Subject(s)
COVID-19/economics , COVID-19/epidemiology , Cost-Benefit Analysis/statistics & numerical data , Health Care Costs/statistics & numerical data , Pandemics/economics , Pandemics/statistics & numerical data , Quality-Adjusted Life Years , Australia/epidemiology , Humans , SARS-CoV-2
16.
Int J Environ Res Public Health ; 17(20)2020 10 13.
Article in English | MEDLINE | ID: covidwho-983061

ABSTRACT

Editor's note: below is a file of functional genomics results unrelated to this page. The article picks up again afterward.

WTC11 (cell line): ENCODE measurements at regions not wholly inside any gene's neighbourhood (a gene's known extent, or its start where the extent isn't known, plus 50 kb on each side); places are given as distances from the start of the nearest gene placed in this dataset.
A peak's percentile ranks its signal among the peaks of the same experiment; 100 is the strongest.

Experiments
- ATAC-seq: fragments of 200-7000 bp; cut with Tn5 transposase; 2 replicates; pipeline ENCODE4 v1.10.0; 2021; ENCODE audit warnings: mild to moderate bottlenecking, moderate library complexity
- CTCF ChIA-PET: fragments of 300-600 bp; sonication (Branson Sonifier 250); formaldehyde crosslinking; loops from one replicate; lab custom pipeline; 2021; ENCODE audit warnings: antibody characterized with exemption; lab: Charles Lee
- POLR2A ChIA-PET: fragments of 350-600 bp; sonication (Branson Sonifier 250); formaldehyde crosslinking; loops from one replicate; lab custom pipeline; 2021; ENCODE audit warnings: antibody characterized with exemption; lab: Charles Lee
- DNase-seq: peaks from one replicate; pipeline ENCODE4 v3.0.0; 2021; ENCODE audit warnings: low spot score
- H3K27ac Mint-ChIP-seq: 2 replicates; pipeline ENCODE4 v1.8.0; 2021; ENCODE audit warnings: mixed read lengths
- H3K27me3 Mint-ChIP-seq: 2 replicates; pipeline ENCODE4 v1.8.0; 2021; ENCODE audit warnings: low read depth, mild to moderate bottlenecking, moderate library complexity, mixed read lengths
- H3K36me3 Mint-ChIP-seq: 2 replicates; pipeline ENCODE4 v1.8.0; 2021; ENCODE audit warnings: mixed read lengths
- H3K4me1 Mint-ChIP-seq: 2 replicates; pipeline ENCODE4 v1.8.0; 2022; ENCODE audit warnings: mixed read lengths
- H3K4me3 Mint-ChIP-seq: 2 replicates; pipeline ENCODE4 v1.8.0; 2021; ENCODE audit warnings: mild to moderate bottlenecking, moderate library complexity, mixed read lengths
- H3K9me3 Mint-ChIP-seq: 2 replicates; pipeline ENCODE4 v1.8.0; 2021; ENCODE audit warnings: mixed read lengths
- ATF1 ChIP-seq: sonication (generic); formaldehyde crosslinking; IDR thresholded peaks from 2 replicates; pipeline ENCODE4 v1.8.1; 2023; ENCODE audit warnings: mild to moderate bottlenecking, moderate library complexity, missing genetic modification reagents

OBJECTIVES: Assess the survival of hospitalized coronavirus disease 2019 (COVID-19) patients across age groups, sex, use of mechanical ventilators (MVs), nationality, and intensive care unit (ICU) admission in the Kingdom of Saudi Arabia. METHODS: Data were retrieved from the Saudi Ministry of Health (MoH) between 1 March and 29 May 2020. Kaplan-Meier (KM) analyses and multiple Cox proportional-hazards regression were conducted to assess the survival of hospitalized COVID-19 patients from hospital admission to discharge (censored) or death. Micro-costing was used to estimate the direct medical costs associated with hospitalization per patient. RESULTS: The number of included patients with complete status (discharge or death) was 1422. The overall 14-day survival was 0.699 (95%CI: 0.652-0.741). Older adults (>70 years) (HR = 5.00, 95%CI = 2.83-8.91), patients on MVs (5.39, 3.83-7.64), non-Saudi patients (1.37, 1.01-1.89), and ICU admission (2.09, 1.49-2.93) were associated with a high risk of mortality. The mean cost per patient (in SAR) for those admitted to the general Medical Ward (GMW) and ICU was 42,704.49 ± 29,811.25 and 79,418.30 ± 55,647.69, respectively. CONCLUSION: The high hospitalization costs for COVID-19 patients represents a significant public health challenge. Efficient allocation of healthcare resources cannot be emphasized enough.